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'The Territory' and 'Three Minutes: A Lengthening' find cinematic hope in tragedy

Jewish townspeople of the village of Nasielsk, Poland in 1938.
Family Affair Films, US Holocaust Memorial Museum
Jewish townspeople of the village of Nasielsk, Poland in 1938.

If the pandemic has taught Hollywood anything, it's that storytelling finds a way. Witness two new documentaries in which first-time directors not only deal with memory and loss but also embed them in cameras and images.

The Territory, Alex Pritz's look at a threatened Indigenous community in Brazil shows how cameras can be weapons.

Three Minutes: A Lengthening, Bianca Stigter's striking exercise in cinematic forensics reinvents form — turning three minutes and 33 seconds of pre-WWII vacation footage into a 69-minute detective story.

Lengthening 'Three Minutes'

Stigter begins by playing all of her footage — every second — accompanied only by the sound of a shutter clicking in a projector. We see people milling in a public square, children laughing as they crowd toward the cameraman and then scooting across cobblestones to stay in the frame as he turns. One boy in a cap playfully pretends to strangle the girl standing next to him. Worshipers emerge from a synagogue. A family dines in a restaurant as kids peer in the window.

It's all remarkable for not being first.

"These three minutes of life were taken out of the flow of time by David Kurtz in 1938," says narrator Helena Bonham Carter. "His grandson, Glenn Kurtz, discovered them in 2009 in a closet in Palm Beach Gardens, Florida."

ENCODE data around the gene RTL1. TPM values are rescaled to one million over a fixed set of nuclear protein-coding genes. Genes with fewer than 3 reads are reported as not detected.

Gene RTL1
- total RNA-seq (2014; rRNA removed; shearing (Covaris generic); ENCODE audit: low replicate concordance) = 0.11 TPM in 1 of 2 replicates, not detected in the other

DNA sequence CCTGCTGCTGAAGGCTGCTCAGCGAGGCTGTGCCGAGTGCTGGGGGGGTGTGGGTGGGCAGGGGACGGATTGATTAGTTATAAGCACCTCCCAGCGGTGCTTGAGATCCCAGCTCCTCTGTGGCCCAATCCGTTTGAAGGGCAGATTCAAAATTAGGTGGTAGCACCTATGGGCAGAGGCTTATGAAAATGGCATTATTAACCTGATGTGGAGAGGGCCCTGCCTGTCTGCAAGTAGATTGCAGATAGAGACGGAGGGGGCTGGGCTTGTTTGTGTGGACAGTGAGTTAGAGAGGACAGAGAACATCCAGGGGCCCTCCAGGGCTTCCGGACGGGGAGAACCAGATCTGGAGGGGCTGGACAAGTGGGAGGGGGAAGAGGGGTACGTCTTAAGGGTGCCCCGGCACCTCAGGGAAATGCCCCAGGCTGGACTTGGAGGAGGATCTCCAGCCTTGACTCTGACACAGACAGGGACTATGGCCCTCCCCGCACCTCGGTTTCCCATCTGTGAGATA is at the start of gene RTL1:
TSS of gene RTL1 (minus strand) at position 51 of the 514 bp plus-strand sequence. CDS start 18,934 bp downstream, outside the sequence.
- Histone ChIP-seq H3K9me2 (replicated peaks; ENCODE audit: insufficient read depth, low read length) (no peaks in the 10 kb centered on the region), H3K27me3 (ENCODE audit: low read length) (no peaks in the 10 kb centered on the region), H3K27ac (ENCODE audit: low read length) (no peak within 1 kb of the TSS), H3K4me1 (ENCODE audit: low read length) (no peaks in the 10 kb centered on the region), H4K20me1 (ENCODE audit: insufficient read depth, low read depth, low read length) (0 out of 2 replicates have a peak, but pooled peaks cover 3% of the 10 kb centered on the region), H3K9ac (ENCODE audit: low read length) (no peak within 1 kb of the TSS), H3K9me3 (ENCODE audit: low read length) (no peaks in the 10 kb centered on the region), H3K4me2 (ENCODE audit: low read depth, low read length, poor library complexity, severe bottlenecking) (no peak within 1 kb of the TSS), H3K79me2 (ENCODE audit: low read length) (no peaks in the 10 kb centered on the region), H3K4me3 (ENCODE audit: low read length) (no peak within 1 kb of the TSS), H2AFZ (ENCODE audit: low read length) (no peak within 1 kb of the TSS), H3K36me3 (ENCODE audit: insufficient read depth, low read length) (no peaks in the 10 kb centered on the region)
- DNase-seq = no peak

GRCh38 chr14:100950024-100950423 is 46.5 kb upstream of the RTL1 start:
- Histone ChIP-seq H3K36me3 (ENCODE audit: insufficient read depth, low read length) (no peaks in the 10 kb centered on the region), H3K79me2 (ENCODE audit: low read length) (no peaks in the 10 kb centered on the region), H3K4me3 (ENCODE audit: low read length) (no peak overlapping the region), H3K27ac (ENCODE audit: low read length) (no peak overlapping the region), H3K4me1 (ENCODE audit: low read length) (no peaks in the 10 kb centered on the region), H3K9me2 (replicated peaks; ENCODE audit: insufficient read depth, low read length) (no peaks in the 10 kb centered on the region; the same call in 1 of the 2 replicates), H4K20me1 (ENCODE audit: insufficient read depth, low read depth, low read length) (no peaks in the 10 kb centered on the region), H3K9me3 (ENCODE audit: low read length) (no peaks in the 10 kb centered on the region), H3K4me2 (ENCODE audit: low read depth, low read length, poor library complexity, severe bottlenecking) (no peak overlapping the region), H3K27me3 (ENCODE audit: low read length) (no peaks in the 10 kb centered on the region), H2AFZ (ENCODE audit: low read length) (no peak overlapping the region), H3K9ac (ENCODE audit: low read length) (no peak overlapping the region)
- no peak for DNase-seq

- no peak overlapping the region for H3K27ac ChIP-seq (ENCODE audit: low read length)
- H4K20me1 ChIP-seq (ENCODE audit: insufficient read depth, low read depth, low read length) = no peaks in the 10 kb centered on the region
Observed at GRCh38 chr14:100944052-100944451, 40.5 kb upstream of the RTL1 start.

But with no markings, nothing to indicate where the footage was shot, Kurtz was initially at a loss as to what he was viewing. If you don't see the Eiffel Tower, he thought, how do you know you're in Paris?

His relatives guessed the images might have come from his grandmother's hometown near the Polish-Ukrainian border, but it turned out to be his grandfather's birthplace, the Polish town of Nasielsk, about 30 miles north of Warsaw. Nasielsk had 7,000 residents in 1938, of whom 3,000 were Jewish. Only about 100 survived the Holocaust.

Finding a grandfather as an apple-cheeked lad of 13

As the shots were clearly from the Jewish quarter, Kurtz donated the film to the Holocaust Museum in Washington D.C., which had it digitized and placed for public viewing on its website. And as Kurtz kept searching for clues to the identities of the people on screen — deciphering grocery store signs, hints from clothing — he was contacted by a woman who recognized her grandfather, Maurice Chandler, in an apple-cheeked lad of 13. And he recognized others in the crowd – a pal from yeshiva...another boy his mother wouldn't let him play with.

Working from Glenn Kurtz's book Three Minutes in Poland: Discovering a Lost World in a 1938 Family Film, Stigter (who is married to 12 Years A Slave director Steve McQueen) never reaches for visuals outside the original footage. But she finds fresh fascination in those images every time she revisits them — fragmenting and replaying moments, zooming in to examine faces, or to highlight interactions.

Or at one point, to note the buttons on coats and dresses, which occasions Chandler's liveliest childhood story, as well as the narrator's observation that those buttons were likely made in the town's button factory, which was repurposed by the Nazis a few years later.

It's a fascinating, and exhaustive — but never exhausting — exercise in cinematic forensics. How much can we learn from images? Time of day? Yes. Location? Sure. Social class? Absolutely. But state of mind?

"That smile," growls Chandler as he looks at his beaming 13-year-old self. "I must've been happy or something. If somebody'd told me what, a couple of years later, I was gonna have to do, I wouldn't believe it probably."

A narrative of discovery, an exploration of memory, a meditation on loss and cinema, all in a lengthening of three minutes.

Eerie echoes in 'The Territory'

It may not seem likely, but there are eerie echoes of many of those same elements in The Territory: marginalized people all but exterminated, their world laid waste, and a sense of loss amid possibility. All captured by cameras that can freeze moments for posterity, but that director Alex Pritz suggests can maybe do more than that.